German capitalists! Give proof that you are guided by
the same spirit of heroism which animates our soldiers on
the field of battle. You have savings; show that these
have been accumulated not only for your personal enjoy-
ment, but also for the needs of the Fatherland.

"Corporations, institutions, savings banks, establishments,
societies, you have all increased and prospered under the
powerful protection of the Empire. Display in these
crucial hours your gratitude, the acknowledgment of your
obligation to the government. Banks and bankers, show
by your brilliant organization what your influence on your
clientele can accomplish. It is no sacrifice, however, to sub-
scribe to a loan which is presented at a moderate price and
produces a high rate of income. None of your clients can
plead the lack of available funds, since the most ample meas-
ures have been taken to render liquid the necessary sums.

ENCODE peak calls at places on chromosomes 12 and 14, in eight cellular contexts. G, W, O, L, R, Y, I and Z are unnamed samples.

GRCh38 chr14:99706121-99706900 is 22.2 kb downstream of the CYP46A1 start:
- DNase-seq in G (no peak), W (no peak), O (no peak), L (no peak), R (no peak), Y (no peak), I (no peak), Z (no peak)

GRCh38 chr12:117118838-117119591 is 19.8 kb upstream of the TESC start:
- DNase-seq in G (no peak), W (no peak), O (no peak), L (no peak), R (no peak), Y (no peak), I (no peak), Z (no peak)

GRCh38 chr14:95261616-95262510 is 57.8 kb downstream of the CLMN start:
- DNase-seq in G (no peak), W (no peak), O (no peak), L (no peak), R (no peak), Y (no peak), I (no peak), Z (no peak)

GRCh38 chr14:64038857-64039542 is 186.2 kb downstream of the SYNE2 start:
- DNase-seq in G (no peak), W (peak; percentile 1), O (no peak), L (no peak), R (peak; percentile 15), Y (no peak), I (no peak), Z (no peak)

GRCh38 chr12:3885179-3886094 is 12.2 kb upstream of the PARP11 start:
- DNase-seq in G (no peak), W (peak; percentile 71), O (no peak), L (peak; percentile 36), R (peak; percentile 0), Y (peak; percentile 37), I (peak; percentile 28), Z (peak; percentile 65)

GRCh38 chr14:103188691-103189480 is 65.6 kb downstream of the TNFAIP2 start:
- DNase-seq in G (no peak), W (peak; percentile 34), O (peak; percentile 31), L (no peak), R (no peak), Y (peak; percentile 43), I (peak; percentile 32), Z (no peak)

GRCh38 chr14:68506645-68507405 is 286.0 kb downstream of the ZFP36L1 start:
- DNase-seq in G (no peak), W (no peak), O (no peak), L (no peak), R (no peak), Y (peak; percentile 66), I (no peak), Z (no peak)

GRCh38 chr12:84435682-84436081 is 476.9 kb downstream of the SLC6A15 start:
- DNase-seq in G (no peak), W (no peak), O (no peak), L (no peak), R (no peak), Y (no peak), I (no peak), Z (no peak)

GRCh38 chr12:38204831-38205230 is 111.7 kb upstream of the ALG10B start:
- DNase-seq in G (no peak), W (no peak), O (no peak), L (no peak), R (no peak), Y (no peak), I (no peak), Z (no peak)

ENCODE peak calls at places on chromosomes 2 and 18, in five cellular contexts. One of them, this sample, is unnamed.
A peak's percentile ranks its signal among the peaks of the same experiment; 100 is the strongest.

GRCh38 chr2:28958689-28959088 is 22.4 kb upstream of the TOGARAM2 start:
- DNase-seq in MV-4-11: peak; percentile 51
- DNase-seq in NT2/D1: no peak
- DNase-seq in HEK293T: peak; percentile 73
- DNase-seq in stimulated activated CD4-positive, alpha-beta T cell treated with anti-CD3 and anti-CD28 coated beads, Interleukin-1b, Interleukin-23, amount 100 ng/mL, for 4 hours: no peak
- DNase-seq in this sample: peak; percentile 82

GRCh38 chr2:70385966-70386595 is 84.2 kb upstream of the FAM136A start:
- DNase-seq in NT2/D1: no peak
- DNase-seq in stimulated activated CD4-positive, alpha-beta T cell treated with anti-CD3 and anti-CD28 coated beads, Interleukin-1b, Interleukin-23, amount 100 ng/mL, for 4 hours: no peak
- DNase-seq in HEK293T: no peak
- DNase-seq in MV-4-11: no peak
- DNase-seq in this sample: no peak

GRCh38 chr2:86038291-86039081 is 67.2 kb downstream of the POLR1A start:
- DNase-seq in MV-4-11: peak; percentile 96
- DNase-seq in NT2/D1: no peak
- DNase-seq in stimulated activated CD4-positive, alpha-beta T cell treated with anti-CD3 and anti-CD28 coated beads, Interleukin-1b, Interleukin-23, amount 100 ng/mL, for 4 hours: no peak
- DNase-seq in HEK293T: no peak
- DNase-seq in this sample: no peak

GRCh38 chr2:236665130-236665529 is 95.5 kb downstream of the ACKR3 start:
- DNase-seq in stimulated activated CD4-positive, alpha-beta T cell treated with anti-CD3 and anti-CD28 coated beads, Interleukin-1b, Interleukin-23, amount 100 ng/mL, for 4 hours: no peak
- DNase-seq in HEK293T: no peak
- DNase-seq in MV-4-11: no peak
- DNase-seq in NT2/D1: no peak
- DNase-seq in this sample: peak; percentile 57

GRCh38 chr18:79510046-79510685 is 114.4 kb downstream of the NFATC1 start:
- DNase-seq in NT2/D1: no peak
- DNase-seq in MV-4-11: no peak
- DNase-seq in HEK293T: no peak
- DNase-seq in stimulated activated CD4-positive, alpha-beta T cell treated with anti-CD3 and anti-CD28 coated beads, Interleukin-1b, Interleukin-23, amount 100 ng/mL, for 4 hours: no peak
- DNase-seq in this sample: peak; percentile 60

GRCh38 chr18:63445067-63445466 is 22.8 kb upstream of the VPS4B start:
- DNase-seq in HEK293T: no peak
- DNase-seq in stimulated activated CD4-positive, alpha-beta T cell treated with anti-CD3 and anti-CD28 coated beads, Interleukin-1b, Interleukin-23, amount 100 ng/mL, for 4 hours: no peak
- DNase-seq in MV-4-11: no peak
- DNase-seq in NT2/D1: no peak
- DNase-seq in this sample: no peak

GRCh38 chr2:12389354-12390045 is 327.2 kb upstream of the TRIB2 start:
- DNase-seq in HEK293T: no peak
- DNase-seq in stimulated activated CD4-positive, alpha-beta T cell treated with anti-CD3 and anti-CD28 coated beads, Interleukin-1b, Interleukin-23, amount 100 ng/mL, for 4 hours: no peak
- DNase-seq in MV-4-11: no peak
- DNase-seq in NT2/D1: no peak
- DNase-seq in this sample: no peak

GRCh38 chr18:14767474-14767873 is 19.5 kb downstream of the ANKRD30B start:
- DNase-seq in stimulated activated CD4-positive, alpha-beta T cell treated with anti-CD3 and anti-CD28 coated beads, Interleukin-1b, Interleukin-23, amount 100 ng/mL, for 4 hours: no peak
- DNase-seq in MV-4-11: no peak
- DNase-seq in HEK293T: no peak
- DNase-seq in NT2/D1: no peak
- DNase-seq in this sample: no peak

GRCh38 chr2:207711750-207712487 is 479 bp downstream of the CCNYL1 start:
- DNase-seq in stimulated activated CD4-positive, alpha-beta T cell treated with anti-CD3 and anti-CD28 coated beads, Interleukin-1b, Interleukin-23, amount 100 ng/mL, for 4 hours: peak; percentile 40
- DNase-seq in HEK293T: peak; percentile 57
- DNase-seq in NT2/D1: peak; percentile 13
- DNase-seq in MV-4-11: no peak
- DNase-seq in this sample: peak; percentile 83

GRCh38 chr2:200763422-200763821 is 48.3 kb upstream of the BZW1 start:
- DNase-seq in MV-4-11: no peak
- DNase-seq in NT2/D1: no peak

"No German subject inspired with patriotism ought to
hesitate in supporting temporarily the small loss occasioned

Mobilization of Financial Resources 419

by the transfer of his capital. The German savinfjs hanks
relax to the greatest possible extent for this occasion the
restraints on the withdrawal of funds."

The results of the public subscription were as follows:


Permanent loan . 3,121.001,300 ($742,798,309.40)
Treasury notes . 1,339,727,600 ($318,855,168.80)

Total . . . 4,460,728,900 ($1,061,653,478.20)

Dr. HelfFerich, director of the Deutsche Bank, in treating
of this stupendous negotiation, declared: "There is no
parallel in history for our war loan, and it will be no easy
matter for any country on the globe to ecjual it." He
compared it with the raising of loans in France to pay the
war indemnity after 1870, the greatest financial achieve-
ment which had ever been performed at the time, when
two years were required to raise the equivalent of 4,000,-
000,000 marks. The present war seemed to him to have
afforded conclusive proof of the superiority of German
organization, and he proudly declared that "calculations